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Forbes.com

 

Good Data Make Good Fences

May 19, 2008

By Peter W. Huber

Who owns what? The next big web thing is a vast network to answer that question. Perhaps to atone for vaporizing intangible forms of property--things like songs that used to be protected from copying--the Web is now going to nail down the most solid and sedentary forms of property. It will publish deeds to land, buildings, airspace, coal, oil, timber and wildlife preserves.

Deciding who owns what in dirt-space has been slow and expensive for as long as people have relied on paper rather than force to decide it. The process still often begins with a search for a musty sheaf of papers buried in some distant archive. Then, from another source, come the paper maps needed to locate the dirt in question.

But these are hardly the final word on ownership. Property interests are also created by traditional use, leases, marriage, death, taxes and the provision of goods or services that have boosted the estate's value. They are limited by zoning laws, environmental decrees and countless other government pronouncements. A few of these secondary claims get officially registered as mortgages and liens--more paper--but most don't. When the property is worth enough to pay their bills, lawyers converge to untangle records and rules that are ambiguous or incomplete. When the records are just too blurry, or the stakes too small, much of the intrinsic value of the property simply evaporates.

Digital technologies are now easily powerful enough to draw precise boundaries around anything, anywhere, and instantly link the delineated space to any written record that affects ownership and use. The boundary lines come from companies like Garmin (nasdaq: GRMN - news - people ) and Trimble, which make the GPS hardware that can report exactly where anything is located in dirt-space. They also come from Navteq (nyse: NVT - news - people ) and Tele Atlas, which compile Google (nasdaq: GOOG - news - people )-scale databases that map where everything in dirt-space is located relative to everything else. Google, Microsoft (nasdaq: MSFT - news - people ) and Oracle (nasdaq: ORCL - news - people ) have what it takes to provide instant, intelligent access to every registry, court record, contract and government pronouncement that affects who claims what interest in this particular acre or building, or the oil under this dirt, or the fish or shipwreck under these waters.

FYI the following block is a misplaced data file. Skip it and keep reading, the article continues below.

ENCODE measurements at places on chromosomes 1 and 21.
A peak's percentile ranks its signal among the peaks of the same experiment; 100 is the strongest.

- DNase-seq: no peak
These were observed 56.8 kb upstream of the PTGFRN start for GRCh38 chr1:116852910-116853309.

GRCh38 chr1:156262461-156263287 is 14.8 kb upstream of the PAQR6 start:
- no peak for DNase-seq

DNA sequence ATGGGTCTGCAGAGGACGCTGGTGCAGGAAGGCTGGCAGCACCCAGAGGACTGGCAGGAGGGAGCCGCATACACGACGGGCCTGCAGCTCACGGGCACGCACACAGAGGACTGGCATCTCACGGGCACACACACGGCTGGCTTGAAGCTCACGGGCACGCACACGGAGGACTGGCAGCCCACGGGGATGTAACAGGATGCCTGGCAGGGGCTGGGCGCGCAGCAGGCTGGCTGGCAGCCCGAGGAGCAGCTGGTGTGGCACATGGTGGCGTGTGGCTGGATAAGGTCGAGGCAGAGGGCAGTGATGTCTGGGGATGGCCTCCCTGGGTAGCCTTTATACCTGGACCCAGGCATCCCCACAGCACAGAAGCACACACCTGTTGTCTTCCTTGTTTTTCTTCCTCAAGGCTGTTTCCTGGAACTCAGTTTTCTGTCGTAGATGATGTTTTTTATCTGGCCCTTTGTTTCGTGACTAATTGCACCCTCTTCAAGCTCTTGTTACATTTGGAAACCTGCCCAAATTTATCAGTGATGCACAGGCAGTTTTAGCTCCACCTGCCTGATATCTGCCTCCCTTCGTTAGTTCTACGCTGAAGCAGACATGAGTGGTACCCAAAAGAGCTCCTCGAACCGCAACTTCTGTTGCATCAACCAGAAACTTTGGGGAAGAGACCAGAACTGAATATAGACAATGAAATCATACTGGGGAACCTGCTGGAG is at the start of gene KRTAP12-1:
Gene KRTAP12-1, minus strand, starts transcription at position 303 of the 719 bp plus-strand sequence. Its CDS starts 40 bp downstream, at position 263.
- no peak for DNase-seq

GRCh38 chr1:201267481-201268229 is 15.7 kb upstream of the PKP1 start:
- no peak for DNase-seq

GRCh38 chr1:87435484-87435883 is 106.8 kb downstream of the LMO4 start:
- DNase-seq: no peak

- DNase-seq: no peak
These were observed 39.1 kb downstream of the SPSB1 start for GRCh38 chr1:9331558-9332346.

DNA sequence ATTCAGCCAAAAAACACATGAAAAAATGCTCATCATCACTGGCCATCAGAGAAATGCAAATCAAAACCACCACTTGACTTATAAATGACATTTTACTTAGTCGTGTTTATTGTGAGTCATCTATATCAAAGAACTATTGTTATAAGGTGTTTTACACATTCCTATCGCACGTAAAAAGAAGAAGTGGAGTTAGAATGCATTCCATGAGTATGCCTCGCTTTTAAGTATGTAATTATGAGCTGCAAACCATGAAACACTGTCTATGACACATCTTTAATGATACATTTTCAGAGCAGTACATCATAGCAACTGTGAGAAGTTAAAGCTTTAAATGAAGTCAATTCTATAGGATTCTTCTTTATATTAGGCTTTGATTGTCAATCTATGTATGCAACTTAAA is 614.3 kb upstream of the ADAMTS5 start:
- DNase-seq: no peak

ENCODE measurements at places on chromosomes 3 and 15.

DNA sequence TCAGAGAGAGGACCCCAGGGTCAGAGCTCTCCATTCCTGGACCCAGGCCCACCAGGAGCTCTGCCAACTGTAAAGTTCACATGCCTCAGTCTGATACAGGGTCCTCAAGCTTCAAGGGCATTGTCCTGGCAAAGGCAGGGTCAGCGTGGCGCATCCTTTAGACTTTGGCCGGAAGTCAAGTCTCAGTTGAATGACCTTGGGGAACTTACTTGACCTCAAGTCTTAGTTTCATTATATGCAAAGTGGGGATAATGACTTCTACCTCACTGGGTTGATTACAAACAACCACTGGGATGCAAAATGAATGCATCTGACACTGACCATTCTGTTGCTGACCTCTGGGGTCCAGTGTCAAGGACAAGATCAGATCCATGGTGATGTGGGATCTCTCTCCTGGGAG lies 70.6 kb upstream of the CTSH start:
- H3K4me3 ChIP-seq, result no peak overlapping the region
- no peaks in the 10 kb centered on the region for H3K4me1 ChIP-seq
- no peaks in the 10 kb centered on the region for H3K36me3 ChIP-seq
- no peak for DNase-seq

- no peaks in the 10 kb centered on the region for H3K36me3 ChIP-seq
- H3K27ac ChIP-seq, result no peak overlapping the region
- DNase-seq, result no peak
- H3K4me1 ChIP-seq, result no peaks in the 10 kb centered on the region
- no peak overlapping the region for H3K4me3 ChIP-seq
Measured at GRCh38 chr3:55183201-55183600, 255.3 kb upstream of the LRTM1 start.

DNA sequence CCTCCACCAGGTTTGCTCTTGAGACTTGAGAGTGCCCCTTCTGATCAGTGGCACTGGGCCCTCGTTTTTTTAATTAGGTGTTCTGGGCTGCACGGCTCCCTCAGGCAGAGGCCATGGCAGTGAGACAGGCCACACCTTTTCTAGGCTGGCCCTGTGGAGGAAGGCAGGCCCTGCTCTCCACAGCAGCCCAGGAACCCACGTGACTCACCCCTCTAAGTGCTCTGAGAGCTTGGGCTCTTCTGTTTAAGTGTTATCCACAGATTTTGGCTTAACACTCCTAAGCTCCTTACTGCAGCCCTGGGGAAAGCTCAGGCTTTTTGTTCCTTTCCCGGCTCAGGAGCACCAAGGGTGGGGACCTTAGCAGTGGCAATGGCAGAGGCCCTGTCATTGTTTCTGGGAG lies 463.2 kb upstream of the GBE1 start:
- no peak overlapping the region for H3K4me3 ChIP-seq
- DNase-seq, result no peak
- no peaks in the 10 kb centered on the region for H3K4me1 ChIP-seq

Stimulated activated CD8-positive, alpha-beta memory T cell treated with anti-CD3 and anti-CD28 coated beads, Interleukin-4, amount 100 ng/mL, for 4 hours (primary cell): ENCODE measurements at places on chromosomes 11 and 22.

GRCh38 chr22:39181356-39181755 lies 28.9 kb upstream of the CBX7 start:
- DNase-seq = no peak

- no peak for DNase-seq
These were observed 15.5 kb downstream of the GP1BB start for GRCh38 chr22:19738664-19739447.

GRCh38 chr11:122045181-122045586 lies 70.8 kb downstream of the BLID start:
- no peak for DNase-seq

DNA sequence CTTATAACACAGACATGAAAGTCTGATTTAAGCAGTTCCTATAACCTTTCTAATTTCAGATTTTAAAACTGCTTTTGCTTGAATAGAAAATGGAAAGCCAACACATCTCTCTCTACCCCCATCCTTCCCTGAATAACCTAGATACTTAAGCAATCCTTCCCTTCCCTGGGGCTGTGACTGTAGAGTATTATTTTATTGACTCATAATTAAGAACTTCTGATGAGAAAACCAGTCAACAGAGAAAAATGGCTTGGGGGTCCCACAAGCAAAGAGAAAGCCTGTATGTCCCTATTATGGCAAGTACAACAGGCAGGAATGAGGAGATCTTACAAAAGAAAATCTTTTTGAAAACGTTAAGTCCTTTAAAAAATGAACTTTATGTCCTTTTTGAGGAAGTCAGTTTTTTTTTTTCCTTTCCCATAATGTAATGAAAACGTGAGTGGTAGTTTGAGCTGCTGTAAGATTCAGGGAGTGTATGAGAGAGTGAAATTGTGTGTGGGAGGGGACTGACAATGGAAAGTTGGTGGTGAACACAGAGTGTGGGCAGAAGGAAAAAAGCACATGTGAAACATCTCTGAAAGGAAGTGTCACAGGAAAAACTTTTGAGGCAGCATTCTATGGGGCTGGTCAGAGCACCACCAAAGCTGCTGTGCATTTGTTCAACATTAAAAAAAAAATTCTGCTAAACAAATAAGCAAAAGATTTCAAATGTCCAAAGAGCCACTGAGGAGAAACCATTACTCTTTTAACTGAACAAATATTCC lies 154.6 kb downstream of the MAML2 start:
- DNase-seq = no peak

The private sector (with a big boost from government surveyors and military satellites) now has the dirt-space mapping and locating well in hand. Mayors and governors should now be scrambling to digitize every scrap of information already stored in their dirt-space registries, along with every administrative and judicial record that addresses related rights. Federal agencies should do the same for the vast expanses of land and sea that they own, lease and manage, and for the many regulations that affect private dirt-space, too. Rules are needed to standardize the registration of every significant claim of interest. The objective should be a system so wired that courts won't enforce any claim that isn't digitally recorded and linked to every sliver of dirt-space it targets.

The cost of getting official clearance to build, develop, fence off, subdivide, mine, buy, mortgage, sell or inherit will drop sharply. The poor will benefit the most.

As Hernando de Soto of Peru's Institute for Liberty & Democracy has long argued, the first asset acquired by the Third World poor is usually a tiny home on a scrap of land. These people need stable, verifiable property rights a lot more than we do. Ownership creates the incentive to turn a hovel into a home, improve the land around it and use the asset as collateral to fund further improvement or a small business. This process never gets started, however, when documenting ownership costs more than the property is worth. Micro-mortgages can do far more than micro-loans to help the poor take their first step into the aboveground economy. The world has a handful of rich people willing to make unsecured micro-loans. It has billions of people with a tenuous hold on just enough land to provide micro-collateral.

For rich and poor alike, much of the value of property hinges on how well society can answer the who-owns-what question. Quick, cheap, reliable answers provide liquidity--they let markets move wealth easily and often between dirt-space, cash-space and virtual forms of wealth (like stocks and bonds). Private wealth, free markets and global prosperity all hinge on our property-defining skills. The precision, speed and accuracy of the property-defining technologies now at hand are poised to unlock wealth and stimulate growth worldwide.

Original Source: http://www.forbes.com/opinions/free_forbes/2008/0519/104.html

 

 
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